YOU ARE HERE: LAT HomeCollectionsMacular Degeneration

Macular Degeneration

October 1, 2010
Avastin, the anti-cancer drug already widely used off-label by physicians to treat the wet form of age-related macular degeneration, is as effective as Lucentis, the gold standard for treatment of the disorder, researchers said Friday. The first head-to-head study of the two drugs could be a step toward Food and Drug Administration approval to market Avastin for macular degeneration, which would lead more insurance companies to reimburse patients for its use. Potentially more important, Avastin is much cheaper than Lucentis -- costing about $50 per injection compared with $2,000 per injecton for Lucentis.
May 15, 2010 | By Joseph Serna, Los Angeles Times
The first-of-its kind stem cell research facility opened Friday at UC Irvine, with leading scientists and state officials on hand to do the honors. UC Irvine's Sue and Bill Gross Hall: A California Institute for Regenerative Medicine is the first of seven such facilities the state agency plans to open for stem cell research at California universities. The statewide regenerative medicine agency was created after passage of Proposition 71 in 2004 by 59% of voters, who supported new funding sources for stem cell research after then-President George W. Bush banned federal funding to develop new stem cell lines.
October 25, 2009 | Thomas H. Maugh II
Pennsylvania researchers using gene therapy have made significant improvements in vision in 12 patients with a rare inherited visual defect, a finding that suggests it may be possible to produce similar improvements in a much larger number of patients with retinitis pigmentosa and macular degeneration. The team last year reported success with three adult patients, an achievement that was hailed as a major accomplishment for gene therapy. They have now treated an additional nine patients, including five children, and find that the best results are achieved in the youngest patients, whose defective retinal cells have not had time to die off. The youngest patient, 9-year-old Corey Haas, was considered legally blind before the treatment began.
April 12, 2009 | Associated Press
Mark Wetzel can't tell you exactly what his wife or children look like. He can, however, tell you how to hit a 95 mph fastball. Even one of baseball's greatest hitters, Hall of Famer Tony Gwynn, has taken the advice of the man known simply as the "blind guy." Left legally blind 45 years ago by macular degeneration, the 59-year-old Wetzel has immersed himself in the study of the swing for the last two decades. His "laboratory," as he calls his training facility, is just a few paces from the front door of the home he shares with wife, Judy, on some land on the north edge of Omaha.
February 16, 2009 | Jeannine Stein
Add vision protection to exercise's list of benefits. In two new analyses based on the National Runners' Health Study, one found that people who ran an average of 2 to 4 kilometers a day (1 mile equals 1.6 kilometers) had a 19% decrease in their risk of age-related macular degeneration, when compared with people who ran less than 2 kilometers per day. Those who ran more than 4 kilometers per day had a 42% to 54% decrease in risk.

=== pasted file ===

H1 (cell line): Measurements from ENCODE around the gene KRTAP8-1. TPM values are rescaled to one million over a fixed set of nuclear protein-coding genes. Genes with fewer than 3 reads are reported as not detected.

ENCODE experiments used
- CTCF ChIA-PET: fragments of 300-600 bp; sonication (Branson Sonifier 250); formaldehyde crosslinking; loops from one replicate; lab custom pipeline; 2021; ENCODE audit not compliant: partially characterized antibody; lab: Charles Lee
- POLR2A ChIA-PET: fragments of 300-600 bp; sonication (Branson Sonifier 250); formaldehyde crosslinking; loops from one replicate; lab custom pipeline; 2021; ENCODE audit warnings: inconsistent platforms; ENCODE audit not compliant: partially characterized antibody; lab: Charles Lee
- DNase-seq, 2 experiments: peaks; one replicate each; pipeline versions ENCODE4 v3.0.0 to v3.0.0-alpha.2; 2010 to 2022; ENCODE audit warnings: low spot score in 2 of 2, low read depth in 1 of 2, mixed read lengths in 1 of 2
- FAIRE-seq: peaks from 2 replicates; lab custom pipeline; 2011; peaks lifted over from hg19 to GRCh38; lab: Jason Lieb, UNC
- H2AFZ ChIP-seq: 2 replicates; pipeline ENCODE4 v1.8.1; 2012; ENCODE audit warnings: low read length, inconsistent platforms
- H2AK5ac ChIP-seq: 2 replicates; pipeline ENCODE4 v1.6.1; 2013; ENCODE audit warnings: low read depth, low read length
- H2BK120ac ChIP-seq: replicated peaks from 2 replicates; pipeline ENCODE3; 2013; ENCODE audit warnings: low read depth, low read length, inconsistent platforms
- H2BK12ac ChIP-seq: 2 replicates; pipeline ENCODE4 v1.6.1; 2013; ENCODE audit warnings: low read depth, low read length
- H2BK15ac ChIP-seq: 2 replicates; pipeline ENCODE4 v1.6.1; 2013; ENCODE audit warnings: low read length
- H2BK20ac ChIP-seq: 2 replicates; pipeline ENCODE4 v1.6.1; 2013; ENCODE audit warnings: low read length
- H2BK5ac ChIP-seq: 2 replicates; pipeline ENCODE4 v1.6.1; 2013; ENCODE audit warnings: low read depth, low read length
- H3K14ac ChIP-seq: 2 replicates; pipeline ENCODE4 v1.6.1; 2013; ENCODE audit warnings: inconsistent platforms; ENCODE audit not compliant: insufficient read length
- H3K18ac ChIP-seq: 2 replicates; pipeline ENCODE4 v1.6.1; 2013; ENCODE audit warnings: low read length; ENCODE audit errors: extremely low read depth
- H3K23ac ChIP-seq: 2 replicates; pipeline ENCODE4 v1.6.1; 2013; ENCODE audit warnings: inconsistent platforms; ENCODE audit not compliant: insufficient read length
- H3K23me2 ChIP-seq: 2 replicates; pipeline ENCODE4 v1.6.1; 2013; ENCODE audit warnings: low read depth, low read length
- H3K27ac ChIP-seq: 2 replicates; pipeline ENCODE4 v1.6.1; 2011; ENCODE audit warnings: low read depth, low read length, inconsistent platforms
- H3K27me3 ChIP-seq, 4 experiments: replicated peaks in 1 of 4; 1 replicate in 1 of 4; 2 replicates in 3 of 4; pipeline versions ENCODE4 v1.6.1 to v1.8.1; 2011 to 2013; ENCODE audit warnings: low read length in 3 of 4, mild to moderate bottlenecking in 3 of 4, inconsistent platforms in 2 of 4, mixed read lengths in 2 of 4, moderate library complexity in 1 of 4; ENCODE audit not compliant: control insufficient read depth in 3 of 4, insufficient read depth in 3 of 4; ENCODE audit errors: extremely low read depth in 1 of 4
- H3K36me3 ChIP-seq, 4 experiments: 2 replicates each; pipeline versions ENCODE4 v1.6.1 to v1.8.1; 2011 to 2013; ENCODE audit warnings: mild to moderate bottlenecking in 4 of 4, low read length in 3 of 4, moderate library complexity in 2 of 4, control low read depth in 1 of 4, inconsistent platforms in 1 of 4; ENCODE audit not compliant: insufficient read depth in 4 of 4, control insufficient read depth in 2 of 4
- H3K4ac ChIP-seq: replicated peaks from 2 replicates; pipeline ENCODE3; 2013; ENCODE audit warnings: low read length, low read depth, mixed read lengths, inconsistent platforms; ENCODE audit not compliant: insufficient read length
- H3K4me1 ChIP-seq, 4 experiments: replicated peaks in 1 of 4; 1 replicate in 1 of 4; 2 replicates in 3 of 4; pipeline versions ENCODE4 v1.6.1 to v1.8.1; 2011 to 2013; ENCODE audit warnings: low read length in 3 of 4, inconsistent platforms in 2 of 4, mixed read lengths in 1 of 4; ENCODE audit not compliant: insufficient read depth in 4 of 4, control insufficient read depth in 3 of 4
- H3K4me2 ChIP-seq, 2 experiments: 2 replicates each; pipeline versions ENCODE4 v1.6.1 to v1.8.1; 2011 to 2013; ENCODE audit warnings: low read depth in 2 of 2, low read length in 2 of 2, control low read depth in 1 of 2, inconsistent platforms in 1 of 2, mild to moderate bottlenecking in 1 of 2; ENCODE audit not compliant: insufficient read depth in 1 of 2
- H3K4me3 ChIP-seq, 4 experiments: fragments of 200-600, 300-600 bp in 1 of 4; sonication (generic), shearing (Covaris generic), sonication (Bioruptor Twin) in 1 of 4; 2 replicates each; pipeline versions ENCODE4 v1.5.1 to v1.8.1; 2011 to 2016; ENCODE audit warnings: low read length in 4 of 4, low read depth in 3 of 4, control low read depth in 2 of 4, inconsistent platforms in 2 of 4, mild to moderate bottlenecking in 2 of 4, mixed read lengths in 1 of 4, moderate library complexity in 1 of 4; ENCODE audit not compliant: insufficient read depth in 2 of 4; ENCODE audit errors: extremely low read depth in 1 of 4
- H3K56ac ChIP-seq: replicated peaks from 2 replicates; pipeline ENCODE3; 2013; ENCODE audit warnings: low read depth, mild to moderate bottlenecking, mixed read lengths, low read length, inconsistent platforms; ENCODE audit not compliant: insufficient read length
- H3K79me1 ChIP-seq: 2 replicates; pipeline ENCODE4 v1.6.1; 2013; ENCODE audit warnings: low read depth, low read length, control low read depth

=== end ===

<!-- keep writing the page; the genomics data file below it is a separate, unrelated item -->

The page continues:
May 14, 2007 | Chris Woolston, Special to The Times
The product: Eye supplements are a hot topic of conversation in Kerry Beebe's optometry office in Brainerd, Minn., right up there with the weather and Frances McDormand trivia. "We field questions about vitamins multiple times a day," says Beebe, chairman of the Clinical Care Group for the American Optometric Assn. Patients mainly want to know if vitamins can help save them from macular degeneration, the leading cause of severe vision loss in America.
November 6, 2006 | From Times wire reports
Keeping an active lifestyle appears able to reduce the risk of developing age-related macular degeneration, a leading cause of blindness in the elderly. "Engaging in an active lifestyle or walking more ... reduced the risk of developing exudative AMD over 15 years by 70% and 30%, respectively," Michael Knudtson, of the University of Wisconsin School of Medicine and Public Health, said in a report published online last week in the British Journal of Ophthalmology.
October 20, 2006 | From Reuters
A federal trial began Thursday pitting top biotechnology company Genentech Inc. against an ophthalmologist who claims he helped develop the company's Lucentis eye disease drug and deserves a share of its sales. The trial in U.S. District Court in Philadelphia will determine whether Dr. Kourosh Dastgheib should be allowed a share of the revenue from Lucentis, which is approved to treat macular degeneration, a leading cause of blindness in the elderly.
October 3, 2006 | From Bloomberg News
Two Genentech Inc. drugs may be tested against the same disease in a federal government study, jeopardizing almost $1 billion in estimated annual sales for the biotechnology company. The National Eye Institute has approved the trial in principle, subject to resolving how to pay for it, Frederick Ferris, the institute's clinical director, said Monday.
July 10, 2006 | From Times wire reports
The first drug shown to significantly improve the vision of patients who suffer from a disease that is the major cause of blindness among the elderly has won federal approval. The drug, called Lucentis, treats the wet form of age-related macular degeneration, a disorder in which blood vessels behind the retina leak blood and fluid, worsening vision and often causing blindness. An estimated 90% of the 1.4 million Americans who have lost their eyesight because of the disorder have the wet form.
Los Angeles Times Articles